(6) from removal of buildings at Oestrehan Street between 1957 and 1962
(7) to Lake Ontario, New York. storage site
(8) to Cont1nental in 1966, transferred to Latty Avenue, Missouri, and
disposed of at west Lake Landf; 11 by the Cotter Corporation in 1973
(9) portion sent to Fernald In early 19GO’s; remainder to Continental in 1966
(10) buried at west end from 1957 through 1962
(11) razed and buried on site in 1969
——- ——-
74000 113
0 0
1500 22
8700 7
32500 48
350 2
{inc I. in above)
0 0
(inc 1.
1965 (3)
T__o nnage .._ ____
in abovtt)
’66 to Continental
’48 – , 49 ( 7)
’66 to Continental
’66 to Continental
“66 to Continental
’66 to Continental
to Fernald ’59
sold oy ’62
solo by ’62
( 10)
( , 1 )
.. … –
F:o..,, r:IJ’ ::I-?)
CHAPTER 2 ~l/”1′ ti”” ._A_s-re_
SITE DESCRIPTION c_/a’!1~t’f,’CA-r”i-~
4FJ:tM~1)t. ~
The purpose of this chapter is to describe the Latty Avenue
site at Hazelwood, Missouri, the characteristics of the contaminated
soils and structures present on the site, and the local
geology, hydrology and meteorology.
The site is located in north St. Louis County within the
corporate limits of the city of Hazelwood, Missouri. It is on
the south side, and at the western end of Latty Avenue, with a
·street address of 9200. The site is 2 mi {in a straight line)
north and slightly east of the control tower of the Lambertst.
Louis International Airport. The site is part of Lots 11
and 12 of Hazelwood Farm, a subdivision in U.S. Surveys 1 and 2,
Township 4·7 North, Range 6 East, St. Louis County, Missouri.
(See Figure 2-1.)
The total site, comprising approximately 11 acres, is in low
rolling hill terrain at approximately 520 ft above sea level.
It is in the drainage basin of Coldwater Creek, which discharges
some 12 mi downstream into the Missouri River. The variation in
elevation on the gently rolling site is approximately 10 ft. The
site is separated from Coldwater Creek by Right-of-Way lands of
the Norfolk and Western Railroad Company. Figure 2-2 is a descriptive
map of the site vicinity and includes topography of the site.
The site presently is under two ownerships. The westerly
3.498 acres are owned by Mr. Dean Jarboe of St. Louis; he purchased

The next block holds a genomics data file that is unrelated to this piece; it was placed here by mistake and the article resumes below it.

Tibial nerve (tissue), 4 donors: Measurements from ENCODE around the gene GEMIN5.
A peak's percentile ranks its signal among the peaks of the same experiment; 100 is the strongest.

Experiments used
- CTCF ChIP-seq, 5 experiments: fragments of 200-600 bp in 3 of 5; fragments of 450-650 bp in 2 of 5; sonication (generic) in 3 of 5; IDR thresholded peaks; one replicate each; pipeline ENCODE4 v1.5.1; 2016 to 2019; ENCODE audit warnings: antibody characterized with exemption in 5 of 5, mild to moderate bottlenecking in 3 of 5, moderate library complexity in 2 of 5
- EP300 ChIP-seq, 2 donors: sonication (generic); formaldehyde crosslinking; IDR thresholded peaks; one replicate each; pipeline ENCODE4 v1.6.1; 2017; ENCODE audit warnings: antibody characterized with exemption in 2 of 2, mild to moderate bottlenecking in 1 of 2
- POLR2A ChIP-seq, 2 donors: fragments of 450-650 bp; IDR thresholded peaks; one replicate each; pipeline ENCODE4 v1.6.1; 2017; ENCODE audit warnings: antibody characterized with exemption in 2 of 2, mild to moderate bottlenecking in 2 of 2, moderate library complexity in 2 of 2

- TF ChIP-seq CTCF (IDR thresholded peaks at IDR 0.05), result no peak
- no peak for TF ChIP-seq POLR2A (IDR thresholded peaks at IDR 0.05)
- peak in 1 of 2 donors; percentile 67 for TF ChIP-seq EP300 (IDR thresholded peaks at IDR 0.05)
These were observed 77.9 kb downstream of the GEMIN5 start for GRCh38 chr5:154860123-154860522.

the property in June 1977 from the Bayliss Company, which
in July of 1976 purchased it from Associate Commercial Corporation,
formerly Commercial Discount Corporation. The remainder
of the site {approximately 7.5 acres) is owned by the Norfolk and
Western Railroad. (See Figure 2-3.)
In early 1966, ore residues and uranium- and raditllll-bearing
processed wastes which had been stored at the St. Louis Airport
fill site, shown in Figure 2-1, were moved by the Continental
(l)See end of chapter for references.
.. “\.’• ..
Mining and Milling Company of Chicago, Illinois to the Latty Avenue
site. These wastes had been generated by Mallinckrodt Chemical
Works of St. Louis during the period 1942 through the late
1950’s. The Commercial Discount Corporation of Chicago, Illinois
purchased the residues in January 1967: much of the material then
was dried and shipped to the Cotter Corporation facilities in
Canon City, Colorado. The source material remaining at the Latty
Avenue site was sold to the Cotter Corporation in December.1969.
Records indicate that residues remaining on the site at that time
included 74,000 tons of Belgian Congo pitchblende raffinate containing
about 113 tons of uranium, 32,500 tons of Colorado raffinate
containing about 48 tons of uraniwn, and 8,700 tons of
leached barium sulfate containing about 7 tons of uranium. During
the period August through November 1970, Cotter Corporation dried
some of the remaining residues at the site and shipped them to
its mill in Canon City, Colorado. By December 1970, an estimated
10,000 tons of Colorado raffinate and 8,700 tons of leached barium
sulfate remained at the Latty Avenue site.
In April 1974, an NRC inspector was informed that the remaining
Colorado raffinate had been shipped in mid-1973 to Canon City
without drying and that the leached barium sulfate had been transported
to a landfill area in St. Louis County. A reported 12
to 18 in. of topsoil had been removed with the leached barium
sulfate. However, analyses of soil samples taken during an NRC
investigati~n of the Latty Avenue site in 1976 indicated the
presence of uranium- and thorium-bearing residues; furthermore,
at some points on the site, direct readings of radiation exceeded
criteria established by the NRC for decontamination of land areas
prior to release for unrestricted use.
On May 30 and June l, 1976 articles appeared in the St. Louis